It’s been 20 years since the release of The Onion’s first book.
Our Dumb Century saw “America’s Finest News Source” look back at 100 years’ worth of American history via its own headlines, never mind the fact that the Madison-based satirical newspaper was born in 1988.
The book’s creation was inspired by old New York Times retrospectives and The Onion’s own previous foray into retro fake news. In 1996, they created a special edition meant to look like it was from 1896. (Bob Odenkirk used a copy of this issue as a prop on Mr. Show, giving The Onion some of its biggest national exposure to date.)
Staffers worked basically non-stop for two years to assemble the book, writing and rewriting and rewriting. Anachronism and hindsight gave the The Onion’s acerbic wit an extra edge, while detailed typography and design put it over the top. And they did this all while still putting out their normal iteration of paper, week after week.
Some of Our Dumb Century’s pages were pitch perfect parodies. For example, their World War II proclamation — the Mulaney-esque “WA- (headline continued on page 2)” — is a sendup of a very real Honolulu Star-Bulletin extra from Dec. 7, 1941.
And if you were really looking, there are great easter eggs throughout the book. One is a fictional company called “Global Tetrahedron” that appears early on and keeps popping up over the next 100 years, eventually becoming a sinister conglomerate.
Our Dumb Century was originally slated for release by Disney imprint Hyperion Books. However, the Mouse pulled out after realizing not just the book’s adult subject matter, but also how mercilessly The Onion mocked them. (In one “report” from 1937, Walt Disney helps the Nazis appeal to children by designing a cuddly fascist mascot named “Kampfy.”) The ensuing publicity proved invaluable for The Onion. After the book entered literary free agency, not one or two but nine publishing houses battled for the rights.
“(Publishers) were saying things like ‘This is the funniest book I’ve ever seen.’ One guy said he’s kill his own mother to have this book,” founding editor Scott Dikkers told The Capital Times in 1998. “I never really expected that kind of reaction.” The book soon topped the New York Times best-seller list. Near breathless praise further expanded The Onion’s audience, helping (along with its website, which launched in 1996) to bring it out of campus cult status and into comedy’s mainstream. Dikkers even appeared on Late Night with Conan O’Brien to promote the book — and circa 1999, Conan was the coolest voice in comedy.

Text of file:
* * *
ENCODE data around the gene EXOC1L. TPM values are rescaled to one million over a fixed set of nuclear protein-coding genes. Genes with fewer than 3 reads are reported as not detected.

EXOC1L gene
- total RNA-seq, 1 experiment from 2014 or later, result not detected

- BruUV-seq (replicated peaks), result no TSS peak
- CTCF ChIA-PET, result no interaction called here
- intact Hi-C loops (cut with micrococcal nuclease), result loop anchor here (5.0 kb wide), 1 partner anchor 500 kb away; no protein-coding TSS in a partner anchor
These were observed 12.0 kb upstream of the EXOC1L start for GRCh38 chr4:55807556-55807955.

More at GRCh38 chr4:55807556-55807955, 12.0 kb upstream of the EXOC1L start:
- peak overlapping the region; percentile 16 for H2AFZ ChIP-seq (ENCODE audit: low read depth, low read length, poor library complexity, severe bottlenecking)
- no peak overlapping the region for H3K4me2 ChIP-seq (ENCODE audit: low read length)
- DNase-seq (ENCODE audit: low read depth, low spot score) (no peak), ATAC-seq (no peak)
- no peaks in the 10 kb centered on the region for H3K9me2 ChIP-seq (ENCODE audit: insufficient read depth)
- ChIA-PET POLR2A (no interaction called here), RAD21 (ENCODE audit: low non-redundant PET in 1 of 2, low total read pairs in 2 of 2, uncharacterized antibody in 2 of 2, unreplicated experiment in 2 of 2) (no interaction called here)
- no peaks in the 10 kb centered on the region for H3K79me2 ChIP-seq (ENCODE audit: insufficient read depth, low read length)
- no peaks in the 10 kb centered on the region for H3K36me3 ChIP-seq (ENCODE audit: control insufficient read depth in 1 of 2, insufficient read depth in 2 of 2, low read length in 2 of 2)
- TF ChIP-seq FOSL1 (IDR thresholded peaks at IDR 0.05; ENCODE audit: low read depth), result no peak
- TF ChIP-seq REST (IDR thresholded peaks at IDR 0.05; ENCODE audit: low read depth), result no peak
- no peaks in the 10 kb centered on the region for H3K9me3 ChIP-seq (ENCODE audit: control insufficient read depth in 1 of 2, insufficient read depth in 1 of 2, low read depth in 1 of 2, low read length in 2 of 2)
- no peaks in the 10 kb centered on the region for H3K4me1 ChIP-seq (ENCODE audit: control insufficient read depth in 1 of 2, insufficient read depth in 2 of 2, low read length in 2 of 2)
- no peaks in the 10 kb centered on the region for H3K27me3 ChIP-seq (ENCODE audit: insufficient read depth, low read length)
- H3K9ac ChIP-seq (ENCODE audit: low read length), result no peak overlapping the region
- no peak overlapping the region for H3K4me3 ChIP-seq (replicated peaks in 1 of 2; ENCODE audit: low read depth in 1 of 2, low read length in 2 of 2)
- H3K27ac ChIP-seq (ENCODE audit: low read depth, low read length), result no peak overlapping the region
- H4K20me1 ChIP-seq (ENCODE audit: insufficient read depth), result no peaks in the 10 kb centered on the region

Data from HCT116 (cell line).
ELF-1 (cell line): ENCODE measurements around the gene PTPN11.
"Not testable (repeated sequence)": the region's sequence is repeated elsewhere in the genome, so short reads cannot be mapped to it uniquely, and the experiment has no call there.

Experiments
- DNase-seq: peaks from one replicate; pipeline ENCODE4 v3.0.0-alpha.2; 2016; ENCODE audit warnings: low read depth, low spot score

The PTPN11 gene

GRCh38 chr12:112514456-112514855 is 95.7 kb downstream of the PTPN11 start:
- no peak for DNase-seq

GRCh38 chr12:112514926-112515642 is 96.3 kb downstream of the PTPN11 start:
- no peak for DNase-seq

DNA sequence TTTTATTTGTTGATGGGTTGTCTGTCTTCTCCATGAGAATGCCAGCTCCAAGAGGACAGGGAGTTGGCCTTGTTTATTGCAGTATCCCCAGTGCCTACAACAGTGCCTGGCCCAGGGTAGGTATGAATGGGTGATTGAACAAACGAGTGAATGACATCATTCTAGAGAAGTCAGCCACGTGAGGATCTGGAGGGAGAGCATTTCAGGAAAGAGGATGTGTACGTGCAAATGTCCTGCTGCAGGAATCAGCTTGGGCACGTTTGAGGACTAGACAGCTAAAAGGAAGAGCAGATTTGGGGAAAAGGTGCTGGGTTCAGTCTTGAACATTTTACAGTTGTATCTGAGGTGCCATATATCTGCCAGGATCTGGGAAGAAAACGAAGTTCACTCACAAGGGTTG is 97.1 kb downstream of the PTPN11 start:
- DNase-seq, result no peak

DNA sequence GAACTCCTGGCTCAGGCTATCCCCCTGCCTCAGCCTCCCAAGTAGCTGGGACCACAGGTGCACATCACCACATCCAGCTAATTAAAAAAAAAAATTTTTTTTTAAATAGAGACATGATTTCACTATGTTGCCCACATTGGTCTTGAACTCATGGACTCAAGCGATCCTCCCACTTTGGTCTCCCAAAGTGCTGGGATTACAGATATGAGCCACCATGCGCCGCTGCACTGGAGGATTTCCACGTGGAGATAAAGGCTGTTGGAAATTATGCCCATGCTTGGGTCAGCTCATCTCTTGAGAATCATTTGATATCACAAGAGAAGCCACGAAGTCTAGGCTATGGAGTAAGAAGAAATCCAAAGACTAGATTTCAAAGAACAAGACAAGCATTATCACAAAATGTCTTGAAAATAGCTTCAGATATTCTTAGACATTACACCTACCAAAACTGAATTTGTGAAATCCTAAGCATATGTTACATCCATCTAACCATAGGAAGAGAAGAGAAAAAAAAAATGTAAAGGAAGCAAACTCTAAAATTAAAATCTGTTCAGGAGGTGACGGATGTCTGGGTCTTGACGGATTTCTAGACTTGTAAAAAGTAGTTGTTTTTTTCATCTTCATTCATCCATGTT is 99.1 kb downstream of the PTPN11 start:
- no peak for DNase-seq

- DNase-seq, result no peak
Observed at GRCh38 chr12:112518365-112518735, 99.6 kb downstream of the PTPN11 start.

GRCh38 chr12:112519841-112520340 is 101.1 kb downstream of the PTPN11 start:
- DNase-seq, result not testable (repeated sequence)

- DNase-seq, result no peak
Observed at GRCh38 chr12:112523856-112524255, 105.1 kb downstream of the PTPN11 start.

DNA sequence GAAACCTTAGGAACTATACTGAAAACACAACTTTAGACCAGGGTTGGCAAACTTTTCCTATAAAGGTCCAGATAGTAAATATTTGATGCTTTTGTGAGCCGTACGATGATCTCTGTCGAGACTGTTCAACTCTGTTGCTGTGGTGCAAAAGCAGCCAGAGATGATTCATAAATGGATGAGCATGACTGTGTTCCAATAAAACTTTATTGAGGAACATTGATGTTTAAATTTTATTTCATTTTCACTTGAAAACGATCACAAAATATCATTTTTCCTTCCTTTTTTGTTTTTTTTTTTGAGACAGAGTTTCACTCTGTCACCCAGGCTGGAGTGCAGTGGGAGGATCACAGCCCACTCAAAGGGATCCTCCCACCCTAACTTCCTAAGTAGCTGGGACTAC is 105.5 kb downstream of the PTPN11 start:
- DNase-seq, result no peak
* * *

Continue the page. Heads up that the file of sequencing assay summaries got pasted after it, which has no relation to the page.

By 2001, The Onion had grown quite a bit. That year, the company said goodbye to its State Street office space and relocated to Manhattan. It remained in New York until 2012, when it moved into its current headquarters of Chicago. That’s where it was when the print edition ceased.
To celebrate its 20th anniversary, here’s a look at 20 of Our Dumb Century’s funniest and/or most prescient takes:
April 16, 1912: World’s Largest Metaphor Hits Ice-Berg; Titanic, Representation of Man’s Hubris, Sinks in North Atlantic
Aug. 7, 1917: U.S. Enters War; Wilson Vows to “Make World Safe for Corporate Oligarchy”
July 20, 1925: Scopes Monkey Trial Raises Troubling Question: Is Science Being Taught in Our Schools?
Dec. 6, 1933: 18th Amendment Repealed; Could Alcohol Cure Nation’s Depression?
Aug. 15, 1945: War Over! 50 Years of Nuclear Paranoia Begin Today
Nov. 9, 1948: War-Weary Jews Establish Homeland Between Syria, Lebanon, Jordan, Egypt
Aug. 12, 1953: Pentagon Develops A-Bomb Resistant Desk; Schoolchildren Now Safe From Atomic Blast
July 27, 1956: Supreme Court Upholds Mississippi Law Requiring Negro Voters to Be White
Aug. 29, 1963: Martin Luther King: “I Had a Really Weird Dream Last Night”
Nov. 22, 1963: Kennedy Slain by CIA, Mafia, Castro, LBJ, Teamsters, Freemasons; President Shot 129 Times From 43 Different Angles
July 21, 1969: Holy Shit, Man Walks on Fucking Moon; Neil Armstrong’s Historic First Words on Moon: “Holy Living Fuck”
May 1, 1975: U.S. Loses Vietnam War; Ford Urges All Americans to Salute Our Vietcong Rulers
Oct. 17, 1980: Campaign ’80— Jimmy Carter: “Let’s Talk Better Mileage,” Ronald Reagan: “Kill the Bastards,” Which Message Will Resonate with Voters?
Sept. 11, 1984: Famine-Wracked Ethiopia Makes Desperate Plea to U2; “Please Help Us, Bono,” Say Starving Children
March 25, 1989: Bush Decries Exxon Valdez Spillage of “Precious, Precious Oil”
Jan. 18, 1991: CNN Deploys Troops to Iraq
Oct. 10, 1991: Supreme Court Nominee Clarence Thomas: “The Ass-Slapping Was Never Done in an Inappropriate Manner”
May 29, 1993: Uneducated Forklift Driver to Address Nation on Rush Limbaugh Radio Show
Jan 10. 1998: Drugs Win Drug War
Jan 1. 2000: Christian Right Ascends to Heaven